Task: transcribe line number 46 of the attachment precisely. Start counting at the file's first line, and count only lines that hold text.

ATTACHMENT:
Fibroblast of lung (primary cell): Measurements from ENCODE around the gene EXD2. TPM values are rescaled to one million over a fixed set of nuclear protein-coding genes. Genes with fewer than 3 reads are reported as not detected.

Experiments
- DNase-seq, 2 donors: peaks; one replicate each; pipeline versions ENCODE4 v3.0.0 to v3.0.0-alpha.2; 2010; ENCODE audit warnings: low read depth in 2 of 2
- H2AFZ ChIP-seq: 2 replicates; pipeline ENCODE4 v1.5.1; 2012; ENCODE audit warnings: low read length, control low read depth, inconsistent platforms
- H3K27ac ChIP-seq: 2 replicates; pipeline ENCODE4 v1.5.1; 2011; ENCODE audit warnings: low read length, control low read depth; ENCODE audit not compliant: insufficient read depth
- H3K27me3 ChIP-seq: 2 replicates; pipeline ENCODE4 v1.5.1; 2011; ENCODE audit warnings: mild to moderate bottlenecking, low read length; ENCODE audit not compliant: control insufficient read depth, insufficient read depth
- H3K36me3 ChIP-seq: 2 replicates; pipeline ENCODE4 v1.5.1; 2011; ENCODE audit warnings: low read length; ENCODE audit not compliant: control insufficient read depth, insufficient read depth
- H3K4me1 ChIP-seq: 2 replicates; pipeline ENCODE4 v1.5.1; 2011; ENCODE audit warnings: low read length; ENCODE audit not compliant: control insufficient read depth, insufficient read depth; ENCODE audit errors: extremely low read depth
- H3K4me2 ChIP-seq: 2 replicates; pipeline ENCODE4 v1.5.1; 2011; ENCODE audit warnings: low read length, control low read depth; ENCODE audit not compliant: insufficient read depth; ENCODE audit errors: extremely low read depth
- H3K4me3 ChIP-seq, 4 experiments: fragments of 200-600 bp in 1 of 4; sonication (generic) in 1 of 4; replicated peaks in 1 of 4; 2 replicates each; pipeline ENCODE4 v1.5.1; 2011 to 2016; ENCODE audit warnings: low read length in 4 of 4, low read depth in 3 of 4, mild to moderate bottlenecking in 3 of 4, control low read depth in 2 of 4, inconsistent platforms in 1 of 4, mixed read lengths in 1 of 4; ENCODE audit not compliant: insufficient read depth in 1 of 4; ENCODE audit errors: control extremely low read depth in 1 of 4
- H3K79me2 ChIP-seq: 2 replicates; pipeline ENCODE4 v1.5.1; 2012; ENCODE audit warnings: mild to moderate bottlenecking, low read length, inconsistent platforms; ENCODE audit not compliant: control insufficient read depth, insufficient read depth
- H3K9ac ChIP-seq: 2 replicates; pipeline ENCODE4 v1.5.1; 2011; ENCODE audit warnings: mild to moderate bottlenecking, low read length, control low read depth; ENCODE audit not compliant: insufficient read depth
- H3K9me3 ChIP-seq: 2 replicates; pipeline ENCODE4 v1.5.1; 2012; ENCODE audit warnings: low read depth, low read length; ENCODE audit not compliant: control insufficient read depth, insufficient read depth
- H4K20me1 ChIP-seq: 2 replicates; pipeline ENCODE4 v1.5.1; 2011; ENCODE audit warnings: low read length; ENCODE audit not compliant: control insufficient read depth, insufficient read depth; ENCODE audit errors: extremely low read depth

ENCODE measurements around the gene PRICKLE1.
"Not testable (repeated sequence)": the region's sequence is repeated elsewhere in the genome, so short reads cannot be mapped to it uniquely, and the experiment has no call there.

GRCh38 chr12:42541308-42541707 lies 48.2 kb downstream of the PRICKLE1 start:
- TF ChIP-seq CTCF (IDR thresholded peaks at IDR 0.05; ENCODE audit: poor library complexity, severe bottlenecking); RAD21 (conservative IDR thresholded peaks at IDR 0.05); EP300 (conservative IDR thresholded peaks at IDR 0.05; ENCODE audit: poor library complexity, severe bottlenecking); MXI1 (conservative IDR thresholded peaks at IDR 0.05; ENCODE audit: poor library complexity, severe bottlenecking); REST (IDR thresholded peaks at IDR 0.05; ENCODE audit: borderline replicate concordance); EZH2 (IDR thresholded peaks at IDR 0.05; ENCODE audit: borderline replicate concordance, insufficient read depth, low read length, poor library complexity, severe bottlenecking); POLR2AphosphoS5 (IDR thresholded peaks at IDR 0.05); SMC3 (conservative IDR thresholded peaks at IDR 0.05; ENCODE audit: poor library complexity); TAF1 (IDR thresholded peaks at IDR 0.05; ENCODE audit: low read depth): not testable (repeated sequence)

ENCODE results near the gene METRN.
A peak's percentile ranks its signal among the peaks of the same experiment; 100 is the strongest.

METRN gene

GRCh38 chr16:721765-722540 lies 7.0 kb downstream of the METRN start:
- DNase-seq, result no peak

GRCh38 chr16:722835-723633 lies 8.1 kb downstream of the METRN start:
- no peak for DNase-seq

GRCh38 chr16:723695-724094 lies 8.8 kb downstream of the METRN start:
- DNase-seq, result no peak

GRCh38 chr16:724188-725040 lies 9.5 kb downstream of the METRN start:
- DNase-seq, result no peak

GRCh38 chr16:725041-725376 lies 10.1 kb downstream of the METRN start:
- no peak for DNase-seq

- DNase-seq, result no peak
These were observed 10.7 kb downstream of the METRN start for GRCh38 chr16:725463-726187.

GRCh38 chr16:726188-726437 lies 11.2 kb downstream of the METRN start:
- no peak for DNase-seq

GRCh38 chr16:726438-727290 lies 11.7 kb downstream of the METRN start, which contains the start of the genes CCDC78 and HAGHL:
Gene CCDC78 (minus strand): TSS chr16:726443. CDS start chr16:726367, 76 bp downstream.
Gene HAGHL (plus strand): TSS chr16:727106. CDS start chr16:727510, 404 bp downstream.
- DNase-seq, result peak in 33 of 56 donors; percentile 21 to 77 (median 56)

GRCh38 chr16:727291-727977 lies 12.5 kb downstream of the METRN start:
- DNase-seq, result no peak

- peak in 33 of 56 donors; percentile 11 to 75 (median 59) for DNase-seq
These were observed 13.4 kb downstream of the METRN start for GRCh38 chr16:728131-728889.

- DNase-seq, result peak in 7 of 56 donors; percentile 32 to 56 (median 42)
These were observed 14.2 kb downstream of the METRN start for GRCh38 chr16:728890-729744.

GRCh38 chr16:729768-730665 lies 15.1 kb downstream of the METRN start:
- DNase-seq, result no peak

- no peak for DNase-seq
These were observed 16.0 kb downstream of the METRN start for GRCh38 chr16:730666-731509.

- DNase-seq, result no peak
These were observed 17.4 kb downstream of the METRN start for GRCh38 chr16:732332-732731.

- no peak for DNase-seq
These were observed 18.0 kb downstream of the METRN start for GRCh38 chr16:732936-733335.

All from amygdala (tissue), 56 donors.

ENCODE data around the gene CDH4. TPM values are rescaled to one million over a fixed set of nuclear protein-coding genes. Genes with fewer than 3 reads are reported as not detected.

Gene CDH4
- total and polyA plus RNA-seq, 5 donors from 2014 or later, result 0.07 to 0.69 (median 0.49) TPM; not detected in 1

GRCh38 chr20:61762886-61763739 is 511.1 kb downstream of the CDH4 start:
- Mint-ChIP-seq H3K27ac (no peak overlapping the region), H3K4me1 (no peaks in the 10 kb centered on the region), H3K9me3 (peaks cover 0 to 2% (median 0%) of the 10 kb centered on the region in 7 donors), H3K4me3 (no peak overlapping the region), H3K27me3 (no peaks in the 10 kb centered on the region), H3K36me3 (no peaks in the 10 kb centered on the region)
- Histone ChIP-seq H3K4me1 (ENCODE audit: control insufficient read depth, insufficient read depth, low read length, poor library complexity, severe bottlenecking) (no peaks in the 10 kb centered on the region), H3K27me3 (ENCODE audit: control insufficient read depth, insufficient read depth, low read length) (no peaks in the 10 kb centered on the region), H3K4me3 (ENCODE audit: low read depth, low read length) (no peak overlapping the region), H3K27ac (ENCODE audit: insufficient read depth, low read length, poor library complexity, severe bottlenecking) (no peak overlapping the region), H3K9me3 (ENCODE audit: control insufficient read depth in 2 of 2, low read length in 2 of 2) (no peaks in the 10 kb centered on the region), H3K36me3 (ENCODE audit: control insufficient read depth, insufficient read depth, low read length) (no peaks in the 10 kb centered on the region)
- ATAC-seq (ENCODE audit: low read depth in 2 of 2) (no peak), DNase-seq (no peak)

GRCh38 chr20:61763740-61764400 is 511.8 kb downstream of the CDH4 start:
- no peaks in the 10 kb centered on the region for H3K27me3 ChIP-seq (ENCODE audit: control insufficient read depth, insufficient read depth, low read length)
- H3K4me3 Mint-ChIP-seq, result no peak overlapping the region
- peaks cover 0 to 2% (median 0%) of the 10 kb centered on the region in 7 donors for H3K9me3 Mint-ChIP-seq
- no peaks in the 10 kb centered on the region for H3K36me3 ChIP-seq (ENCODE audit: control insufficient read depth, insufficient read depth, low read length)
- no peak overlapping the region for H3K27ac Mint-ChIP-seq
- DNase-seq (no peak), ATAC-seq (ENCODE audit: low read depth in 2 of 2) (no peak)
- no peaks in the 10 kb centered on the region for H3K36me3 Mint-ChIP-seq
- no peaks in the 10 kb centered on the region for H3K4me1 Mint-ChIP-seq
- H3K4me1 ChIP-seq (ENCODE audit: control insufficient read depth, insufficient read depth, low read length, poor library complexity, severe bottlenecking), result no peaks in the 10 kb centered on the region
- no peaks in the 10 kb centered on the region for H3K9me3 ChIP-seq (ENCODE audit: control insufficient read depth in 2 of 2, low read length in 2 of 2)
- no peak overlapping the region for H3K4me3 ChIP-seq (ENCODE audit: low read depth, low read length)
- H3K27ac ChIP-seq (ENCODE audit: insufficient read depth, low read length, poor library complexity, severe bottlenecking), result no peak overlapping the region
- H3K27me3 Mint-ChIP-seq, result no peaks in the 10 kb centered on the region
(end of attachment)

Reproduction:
GRCh38 chr16:729768-730665 lies 15.1 kb downstream of the METRN start: